Dance Diplomat, Dana Tai Soon Burgess 

Photo of man resting his face in his hands

By Claire-Solène Becka, Operations Coordinator, Design Museum Everywhere

Dance is not often thought of as political, at least not dangerously so. But in 1992, detectives arrested Peruivian dancer Maritza Garrido Lecca for sheltering Abimael Guzmán, the guerrilla leader of the Shining Path, a Maoist terrorist group in Peru, above her ballet school. This was the political–and artistic–context that Dana Tai Soon Burgess and his dance company were sent into as dance diplomats for the US State Department in the early 2000s. Dana Tai Soon Burgess grew up in New Mexico to artist parents: his father, an American painter, and his mother, a Korean textile artist. His identity as a gay Korean American growing up in a Hispanic community led him to see movement as his–and humanity’s–fundamental language.

To Dana, dance can serve as a bridge to understand others regardless of their cultural backgrounds. However, this multicultural environment also left Dana feeling constantly like an outsider. Now, Dana is drawn to diplomatic work because it appeals to these childhood lessons. He is constantly searching for the place he belongs, and loves interacting with artists abroad, discovering their commonalities, and helping each other grow through this universal language.

Dana first got involved with the State Department in the early 1990s, when a State Department official was in the audience at one of Dana’s performances at the Kennedy Center in Washington, DC. This official liked Dana’s profile, his work, and his background, and felt he might be a good fit for work in Panama, Venezuela, and other South American countries. He also has toured in Cambodia, Canada, China, Korea, Indonesia, Jordan, Egypt, Israel, Pakistan, and Suriname. Dana also works as the Choreographer-in-Residence at the Smithsonian Institution’s National Portrait Gallery, works as the Artistic Director of his eponymous company, teaches at George Washington University, and recently, writes and edits books, including his memoir coming out in September 2022, Chino and the Dance of the Butterfly, and hosts the Slant Podcast.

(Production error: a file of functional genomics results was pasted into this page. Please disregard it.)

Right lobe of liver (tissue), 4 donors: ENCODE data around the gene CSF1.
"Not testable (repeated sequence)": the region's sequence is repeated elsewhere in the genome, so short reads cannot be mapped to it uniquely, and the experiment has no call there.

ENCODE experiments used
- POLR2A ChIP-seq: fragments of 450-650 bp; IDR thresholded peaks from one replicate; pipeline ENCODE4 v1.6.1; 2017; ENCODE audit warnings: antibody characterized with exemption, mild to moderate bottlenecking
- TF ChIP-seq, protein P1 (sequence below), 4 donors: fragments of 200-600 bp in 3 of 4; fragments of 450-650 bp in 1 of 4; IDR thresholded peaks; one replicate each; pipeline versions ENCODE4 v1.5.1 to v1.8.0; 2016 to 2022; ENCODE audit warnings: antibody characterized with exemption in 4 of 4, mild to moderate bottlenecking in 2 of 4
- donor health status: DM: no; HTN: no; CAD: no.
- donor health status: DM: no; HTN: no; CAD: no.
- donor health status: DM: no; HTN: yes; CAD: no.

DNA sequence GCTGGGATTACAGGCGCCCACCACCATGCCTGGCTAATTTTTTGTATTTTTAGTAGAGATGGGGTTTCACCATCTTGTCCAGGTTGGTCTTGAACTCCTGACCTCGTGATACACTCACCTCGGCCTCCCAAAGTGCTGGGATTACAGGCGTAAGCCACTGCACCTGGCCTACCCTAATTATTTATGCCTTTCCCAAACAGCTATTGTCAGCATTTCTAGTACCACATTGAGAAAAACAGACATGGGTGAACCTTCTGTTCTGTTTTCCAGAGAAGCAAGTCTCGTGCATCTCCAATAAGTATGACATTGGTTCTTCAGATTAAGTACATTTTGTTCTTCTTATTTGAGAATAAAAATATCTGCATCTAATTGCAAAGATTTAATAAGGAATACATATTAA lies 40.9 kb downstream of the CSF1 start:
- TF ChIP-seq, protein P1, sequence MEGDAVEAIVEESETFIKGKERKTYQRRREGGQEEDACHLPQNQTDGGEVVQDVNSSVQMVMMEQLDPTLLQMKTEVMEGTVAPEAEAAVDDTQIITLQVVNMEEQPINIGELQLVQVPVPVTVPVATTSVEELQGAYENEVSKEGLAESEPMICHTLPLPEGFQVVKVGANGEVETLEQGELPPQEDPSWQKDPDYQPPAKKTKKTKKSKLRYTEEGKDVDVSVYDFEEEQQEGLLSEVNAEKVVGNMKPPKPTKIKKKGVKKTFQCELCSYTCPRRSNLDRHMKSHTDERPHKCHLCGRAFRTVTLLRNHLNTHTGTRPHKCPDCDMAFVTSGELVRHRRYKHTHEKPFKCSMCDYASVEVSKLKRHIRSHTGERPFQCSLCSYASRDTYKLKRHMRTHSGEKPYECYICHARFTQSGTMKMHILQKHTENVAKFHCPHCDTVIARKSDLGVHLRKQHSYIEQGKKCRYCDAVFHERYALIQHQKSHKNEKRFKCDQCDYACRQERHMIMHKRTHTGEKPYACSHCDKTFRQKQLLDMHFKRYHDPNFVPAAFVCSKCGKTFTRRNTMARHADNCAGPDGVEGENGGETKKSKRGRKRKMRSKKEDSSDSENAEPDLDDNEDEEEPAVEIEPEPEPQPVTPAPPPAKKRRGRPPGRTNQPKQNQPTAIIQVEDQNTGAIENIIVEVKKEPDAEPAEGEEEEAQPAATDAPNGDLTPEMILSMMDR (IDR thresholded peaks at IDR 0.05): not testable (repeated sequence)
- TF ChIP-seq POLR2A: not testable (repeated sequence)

Dana was invited to visit Peru through a State Department Performing Arts Initiative grant and Envoy program to create new work and set existing repertory on the National Ballet of Peru. After this initial trip, Dana returned with his company to do a national tour of his work, and then continued to regularly visit Peru, thanks to two Fulbrights and multiple State Department requests. While in Peru, Dana teaches at universities, tours his own work, choreographs for the National Ballet, and sets choreography regularly for the Ballet San Marcos. This former relationship is reciprocal: the National Ballet has been invited to the Kennedy Center in Washington, D.C., and is a long lasting example of cultural diplomacy. This work is primarily about friendship building, albeit highly designed friendships, and continued contact, conversations, and exchanges are required in order to form these lasting relationships. Initiated by the US government, Dana has become an integral figure in Peruvian dance culture, and is featured in dance history books in Peru. Diplomacy is designed, and dance diplomacy is no different. Imagine the transformation from the State Department’s point of view–Peruvian dance at first associated with communist militant groups, and now in a true friendship with an American modern dance company.